Marriage therapists weigh in.
Marrying for a second ― or third time ― is not for the faint of heart.
Even with the best intentions, statistics show that second or later marriages are much more likely to end in divorce than first marriages.
Why are these unions more perilous than first marriages? Below, marriage therapists share seven reasons why remarrying couples have a harder time staying together.
“A lot of couples enter into second marriages before the first one is finished. This can contribute to trust issues surfacing later on in areas such as communication with an ex or activity on social media sites. Healthy boundaries are crucial in all relationships, but especially in second marriages.” ― Kurt Smith, a therapist who counsels men
“In first marriages, it’s expected that couples will split finances as well as share financial goals and responsibilities. Because of the higher age of couples in second marriages, couples often get together with much more financial assets than they had in their first marriages. They also probably had independent financial goals they’ve been working towards for a long time before they got married a second time. And just because they’re married now doesn’t mean that their goals should change from what they were before they were married. There are also questions about how to split household finances and how to divide assets that were accrued before the current marriage. Money is already a top issue that couples fight about. With more complicated finances, couples in second marriages are more likely to fight about finances, which often leads to divorce.” ― AaronAnderson, a marriage and family therapist in Denver, Colorado
“Couples remarrying should still get premarital (or pre-commitment) counseling. A good counselor or religious figure will be able to ask the questions you need answered before you wed, including some questions you may not have thought of or are avoiding. You’ll start out on a more secure basis with some independent advice and counsel.” ― Tina B. Tessina, a psychotherapist and author of How To Be A Couple And Still Be Free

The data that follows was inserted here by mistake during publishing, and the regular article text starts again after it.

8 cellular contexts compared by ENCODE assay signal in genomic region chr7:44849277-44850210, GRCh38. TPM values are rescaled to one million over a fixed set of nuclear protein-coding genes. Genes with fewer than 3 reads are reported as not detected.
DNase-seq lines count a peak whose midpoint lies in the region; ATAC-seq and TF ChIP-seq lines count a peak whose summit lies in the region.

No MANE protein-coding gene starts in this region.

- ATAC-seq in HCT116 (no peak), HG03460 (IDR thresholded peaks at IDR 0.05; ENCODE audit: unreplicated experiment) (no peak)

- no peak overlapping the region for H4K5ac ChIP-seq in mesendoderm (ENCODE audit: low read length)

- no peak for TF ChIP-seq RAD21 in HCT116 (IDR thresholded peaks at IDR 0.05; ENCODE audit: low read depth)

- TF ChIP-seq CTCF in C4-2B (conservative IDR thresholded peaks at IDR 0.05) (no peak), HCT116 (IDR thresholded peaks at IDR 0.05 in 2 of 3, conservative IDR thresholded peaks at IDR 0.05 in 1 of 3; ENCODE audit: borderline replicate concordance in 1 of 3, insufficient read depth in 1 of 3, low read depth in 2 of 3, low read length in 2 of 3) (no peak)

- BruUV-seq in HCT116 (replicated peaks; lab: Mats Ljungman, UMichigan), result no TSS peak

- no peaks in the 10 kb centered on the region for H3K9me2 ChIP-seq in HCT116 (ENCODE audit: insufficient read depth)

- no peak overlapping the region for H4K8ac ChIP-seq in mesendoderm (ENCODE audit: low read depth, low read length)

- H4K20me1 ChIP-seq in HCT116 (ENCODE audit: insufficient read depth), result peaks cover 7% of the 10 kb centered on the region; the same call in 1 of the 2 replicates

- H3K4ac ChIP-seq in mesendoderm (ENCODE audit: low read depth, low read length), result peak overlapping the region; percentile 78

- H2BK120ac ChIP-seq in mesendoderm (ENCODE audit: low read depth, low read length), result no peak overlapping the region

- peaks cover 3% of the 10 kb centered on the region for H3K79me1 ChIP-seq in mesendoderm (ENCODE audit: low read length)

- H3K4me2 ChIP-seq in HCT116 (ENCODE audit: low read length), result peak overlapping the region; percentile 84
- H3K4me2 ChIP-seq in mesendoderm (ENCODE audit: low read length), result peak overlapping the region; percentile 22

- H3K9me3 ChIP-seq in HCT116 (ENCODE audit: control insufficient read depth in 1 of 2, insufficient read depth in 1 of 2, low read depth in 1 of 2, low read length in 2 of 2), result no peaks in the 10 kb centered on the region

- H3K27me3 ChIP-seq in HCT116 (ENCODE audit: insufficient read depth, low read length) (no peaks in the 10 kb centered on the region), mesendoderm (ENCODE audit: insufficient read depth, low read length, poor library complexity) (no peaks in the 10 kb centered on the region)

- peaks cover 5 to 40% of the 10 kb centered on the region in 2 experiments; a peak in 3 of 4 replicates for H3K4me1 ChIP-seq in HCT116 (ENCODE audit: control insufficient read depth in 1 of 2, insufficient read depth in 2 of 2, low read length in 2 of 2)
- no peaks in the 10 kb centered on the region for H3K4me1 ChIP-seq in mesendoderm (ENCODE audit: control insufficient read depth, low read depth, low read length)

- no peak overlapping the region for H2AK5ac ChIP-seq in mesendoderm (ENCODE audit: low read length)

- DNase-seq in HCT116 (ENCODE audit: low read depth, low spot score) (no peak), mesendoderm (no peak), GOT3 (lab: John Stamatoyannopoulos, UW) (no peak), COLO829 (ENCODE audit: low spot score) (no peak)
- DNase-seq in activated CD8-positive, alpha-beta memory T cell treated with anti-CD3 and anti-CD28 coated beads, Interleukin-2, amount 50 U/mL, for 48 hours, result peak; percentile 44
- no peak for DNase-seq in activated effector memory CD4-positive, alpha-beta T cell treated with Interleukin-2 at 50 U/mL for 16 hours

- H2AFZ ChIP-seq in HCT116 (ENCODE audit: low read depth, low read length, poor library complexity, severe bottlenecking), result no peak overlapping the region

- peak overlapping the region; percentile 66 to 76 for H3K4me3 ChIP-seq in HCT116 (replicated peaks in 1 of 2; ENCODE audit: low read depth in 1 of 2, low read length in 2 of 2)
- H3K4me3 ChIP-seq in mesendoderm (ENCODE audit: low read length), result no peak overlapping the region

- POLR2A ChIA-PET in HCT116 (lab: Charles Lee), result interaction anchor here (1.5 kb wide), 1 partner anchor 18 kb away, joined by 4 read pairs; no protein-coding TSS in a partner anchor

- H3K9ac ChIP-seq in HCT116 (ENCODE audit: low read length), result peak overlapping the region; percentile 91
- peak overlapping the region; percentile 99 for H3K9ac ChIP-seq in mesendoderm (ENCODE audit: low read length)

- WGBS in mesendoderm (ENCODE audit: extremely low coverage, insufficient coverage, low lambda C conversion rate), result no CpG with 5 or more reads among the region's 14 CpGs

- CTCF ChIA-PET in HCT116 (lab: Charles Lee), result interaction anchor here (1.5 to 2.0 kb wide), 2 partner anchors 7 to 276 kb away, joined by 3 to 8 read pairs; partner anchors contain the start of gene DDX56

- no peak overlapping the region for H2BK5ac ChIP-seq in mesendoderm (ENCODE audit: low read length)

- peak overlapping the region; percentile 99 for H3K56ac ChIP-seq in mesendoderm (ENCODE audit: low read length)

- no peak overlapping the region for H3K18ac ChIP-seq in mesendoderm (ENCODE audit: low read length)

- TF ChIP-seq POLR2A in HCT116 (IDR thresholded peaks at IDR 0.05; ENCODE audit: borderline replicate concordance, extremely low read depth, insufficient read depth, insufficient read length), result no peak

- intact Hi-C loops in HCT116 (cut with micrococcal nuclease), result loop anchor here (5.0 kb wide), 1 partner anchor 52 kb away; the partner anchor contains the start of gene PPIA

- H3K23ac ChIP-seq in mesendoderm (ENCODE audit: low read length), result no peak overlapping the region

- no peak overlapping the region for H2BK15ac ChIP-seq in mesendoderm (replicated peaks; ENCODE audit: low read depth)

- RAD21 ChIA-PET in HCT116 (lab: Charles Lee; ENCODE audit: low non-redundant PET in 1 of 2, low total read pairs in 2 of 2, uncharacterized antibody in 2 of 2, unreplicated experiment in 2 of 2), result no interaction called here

“One reason many couples choose to solve or deal with marital problems is because they don’t want to go through the turmoil of breaking up their family and divvying up community property. If you don’t share children and significant assets, there’s less incentive to try to make second marriages work. And if a stepparent has never bonded with stepchildren, there’s less guilt for splitting up a blended family that never felt blended ― in fact, it might even feel like a relief for all parties. Divorce is not as scary as it was the first time around. It’s now the ‘devil you know:’ if you’ve been through it once before, you know you can do it again.” ― Virginia Gilbert, a marriage and family therapist based in Los Angeles
“Whether its the unexpected complications of blending families or the disappointment that a new marriage still falls short of one’s hope for marital bliss, expectations about marriage and family will be challenged by a second marriage. Complicating this, many second marriages aspire to avoid the irreconcilable problems they left in a previous marriage, only to find them in different forms in their new marriage. Expectations are often unreasonably high, and bonds can crumble under this burdensome weight.” ― AliciaH. Clark, a psychologist in Washington, D.C.
“You both likely have leftovers from earlier relationships. If you understand your own history and seek to learn about your partner’s, you’ll stop repeating past mistakes. Talking about your past will help you understand each other, and resolve guilt, fear and jealousy about past loves. Learn about your similarities and differences, hopes and dreams. Familiarity with what went wrong in the past will help you recognize problems before you repeat them.” ― Tina B. Tessina
“When people get married, they envision all the love and romance that they’ll share together as a happily wedded couple. But most couples in second marriages also bring children with them which means that along with all the romance comes practical aspects of managing not just one, but two families. That means shuttling children around to and from exes’ houses, splitting holidays and helping each others’ kids (who may not like you) with homework, dance costumes and soccer practice. That also means that you may not have the time together you want to have because you’re splitting it with both partner’s children. All the to-do’s of one family is hard enough ― having two families makes it even harder.” ― Aaron Anderson